I spent some time at a psychiatric hospital that used off-duty but uniformed Marion County Sheriff’s Deputies as security. I thought this was a bad idea because many mental health consumers have had bad experiences with the police–even though I have no criminal record I have a mild fear of police officers, especially when in crisis, because I’ve seen confrontations end badly. One night, a patient refused to go to his room, and security was summoned. One deputy pulled out his can of pepper spray and yelled “You want some of this?” That’s why calling the police should be a last resort for mental health consumers in crisis, especially in hospitals. Keep reading »

If ruminating on memories of mental health stigma and discrimination haunt you, there are ways for you to stop ruminating. Taking back control when you remember events where you were stigmatized can be as simple as taking a breath. Here are some techniques to help you stop ruminating on memories of when you were ill.  Keep reading »

Writing about posttraumatic stress disorder (PTSD) has been a wonderful experience for me, but the time has come for me to say goodbye to Trauma! A PTSD Blog. I believe that people, things, and opportunities come into our lives for a reason and that sometimes, once we have learned what we need to from them, it is time to move on. This blog has done that for me, and I hope that along the way I have helped others who suffer from PTSD.

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Emotional manipulation in a friendship is toxic to your self-esteem and confidence. The worst part is that the victims are generally people who are already struggling with loving themselves or co-dependency and who often lack self-confidence. This makes it hard to recover and to protect yourself from the effects of emotional abuse. The more you know about emotional manipulation, the easier it will be to protect yourself from emotional manipulation in your friendships. Keep reading »

*** Warning: this post contains frank discussions of suicide and suicidality. ***

Feeling suicidal when you live with schizophrenia and schizoaffective disorder is common, and I’m no exception (Schizophrenia, Schizoaffective Disorder, Suicidal Ideation). I’ve been feeling suicidal with schizoaffective disorder for over a decade—even when things are going well, the possibility of suicide has lurked in the back of my mind like a sleeping monster. And right now, not only do I have schizophrenic and schizoaffective symptoms to worry about, but the world seems to be falling apart around me. Keep reading »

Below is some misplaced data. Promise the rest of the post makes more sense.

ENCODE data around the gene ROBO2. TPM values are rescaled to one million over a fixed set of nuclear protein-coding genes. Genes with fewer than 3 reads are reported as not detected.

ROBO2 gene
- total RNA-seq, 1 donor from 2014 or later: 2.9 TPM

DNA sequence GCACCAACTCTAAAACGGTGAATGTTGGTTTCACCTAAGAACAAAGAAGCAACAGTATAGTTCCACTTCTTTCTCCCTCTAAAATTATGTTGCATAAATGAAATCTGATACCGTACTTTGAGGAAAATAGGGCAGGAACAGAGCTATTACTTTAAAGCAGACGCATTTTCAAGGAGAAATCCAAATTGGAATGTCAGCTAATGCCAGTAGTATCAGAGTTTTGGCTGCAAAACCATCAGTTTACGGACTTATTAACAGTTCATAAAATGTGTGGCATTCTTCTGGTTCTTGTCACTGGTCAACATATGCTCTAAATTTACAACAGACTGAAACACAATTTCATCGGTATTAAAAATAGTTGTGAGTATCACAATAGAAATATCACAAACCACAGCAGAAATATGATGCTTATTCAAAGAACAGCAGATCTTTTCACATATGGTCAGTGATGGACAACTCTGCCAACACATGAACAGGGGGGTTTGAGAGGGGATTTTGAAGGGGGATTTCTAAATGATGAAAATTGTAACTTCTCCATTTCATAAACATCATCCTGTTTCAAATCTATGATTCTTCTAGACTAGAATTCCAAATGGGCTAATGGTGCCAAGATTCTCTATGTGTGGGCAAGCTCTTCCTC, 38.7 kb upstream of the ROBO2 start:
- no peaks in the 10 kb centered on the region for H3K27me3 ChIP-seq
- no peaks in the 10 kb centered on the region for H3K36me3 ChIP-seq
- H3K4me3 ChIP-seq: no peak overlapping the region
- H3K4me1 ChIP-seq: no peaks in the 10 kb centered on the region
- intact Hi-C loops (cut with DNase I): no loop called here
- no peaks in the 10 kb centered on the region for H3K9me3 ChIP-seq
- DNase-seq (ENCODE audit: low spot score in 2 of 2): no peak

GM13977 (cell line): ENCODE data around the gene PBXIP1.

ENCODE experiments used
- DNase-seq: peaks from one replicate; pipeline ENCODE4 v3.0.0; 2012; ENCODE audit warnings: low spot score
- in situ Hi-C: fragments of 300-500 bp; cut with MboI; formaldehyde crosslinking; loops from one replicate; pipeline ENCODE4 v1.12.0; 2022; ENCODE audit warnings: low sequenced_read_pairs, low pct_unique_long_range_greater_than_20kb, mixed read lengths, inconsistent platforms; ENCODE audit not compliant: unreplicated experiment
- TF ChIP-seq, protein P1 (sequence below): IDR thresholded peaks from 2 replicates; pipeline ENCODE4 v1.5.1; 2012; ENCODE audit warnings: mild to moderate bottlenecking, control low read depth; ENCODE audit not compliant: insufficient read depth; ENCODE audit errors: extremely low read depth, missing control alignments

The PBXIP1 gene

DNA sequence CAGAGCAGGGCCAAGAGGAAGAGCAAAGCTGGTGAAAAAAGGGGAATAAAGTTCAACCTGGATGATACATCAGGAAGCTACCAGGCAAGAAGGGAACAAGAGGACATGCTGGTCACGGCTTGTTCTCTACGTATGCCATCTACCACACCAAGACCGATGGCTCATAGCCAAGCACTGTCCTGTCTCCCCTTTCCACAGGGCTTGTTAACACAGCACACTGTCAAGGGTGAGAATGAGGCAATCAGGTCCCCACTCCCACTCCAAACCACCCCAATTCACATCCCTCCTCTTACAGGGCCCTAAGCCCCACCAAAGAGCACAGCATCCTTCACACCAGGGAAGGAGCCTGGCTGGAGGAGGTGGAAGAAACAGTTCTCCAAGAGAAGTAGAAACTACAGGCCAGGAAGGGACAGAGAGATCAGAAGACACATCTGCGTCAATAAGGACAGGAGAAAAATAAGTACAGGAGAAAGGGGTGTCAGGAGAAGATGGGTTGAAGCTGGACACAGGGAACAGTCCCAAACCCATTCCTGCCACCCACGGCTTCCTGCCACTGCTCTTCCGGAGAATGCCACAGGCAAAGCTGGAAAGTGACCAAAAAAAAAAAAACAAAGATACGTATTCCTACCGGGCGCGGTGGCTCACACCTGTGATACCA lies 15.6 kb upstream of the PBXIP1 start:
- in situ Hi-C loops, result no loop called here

Anxiety has a way of ruining relationships, making us feel unlucky in love. As anyone who has ever had a relationship involving two people and an annoying third wheel—anxiety—knows, love can be hard to feel and enjoy when anxiety gets in the way. Take heart: there are things you can do to keep anxiety from ruining your relationship. Keep reading »

Managing medical issues with dissociative disorders can include reducing stress at a doctor’s office. Doctors and hospitals can be stressful and anxiety-provoking, which can increase dissociation. For some, medical issues can even be a trigger of past trauma. So what can you do to stay healthy, manage medical issues and reduce stress at a doctor’s office with a dissociative disorder? Keep reading »

Depression requires routine to successfully cope with the illness. Because depression is not routine, it is important and beneficial to establish patterns that structure the way you live in order to combat the surprises that depression can often throw your way. I’m finding that my depression affects me more the less I follow a routine. I am less capable of bouncing back from a bad brain day; I have less control over my rapidly shifting moods; I dismiss my basic needs (Depression Does Not Eliminate Your Basic Needs). I’ve learned the hard way that living well with depression requires routine. Keep reading »

You may be able to manage self-harm urges with the Calm Harm application, or app. Recently, a counselor shared this app with me. Calm Harm, a British app, is designed to help people of all ages deal with self-harm urges. It mainly does this by inviting the user to “ride the wave”–self-harm, the app says, is like a wave–strongest when you want to do it, and then weaker with time. The app then provides suggestions, a timer, and feedback on how you handle self-injury. It’s an interesting app for anyone, but I cannot recommend it strongly enough for someone who struggles with self-injury. Here is how you can manage self-harm urges using the app. Keep reading »

Keeping a marriage together while you balance life transitions with mental illness can feel impossible. It’s taken my husband and me almost 16 years to anticipate and manage transitions in life. After many missteps, we have learned a few techniques that help our marriage with mental illness survive life’s transitions (Why Is Even Good Change Sometimes So Hard?).  Keep reading »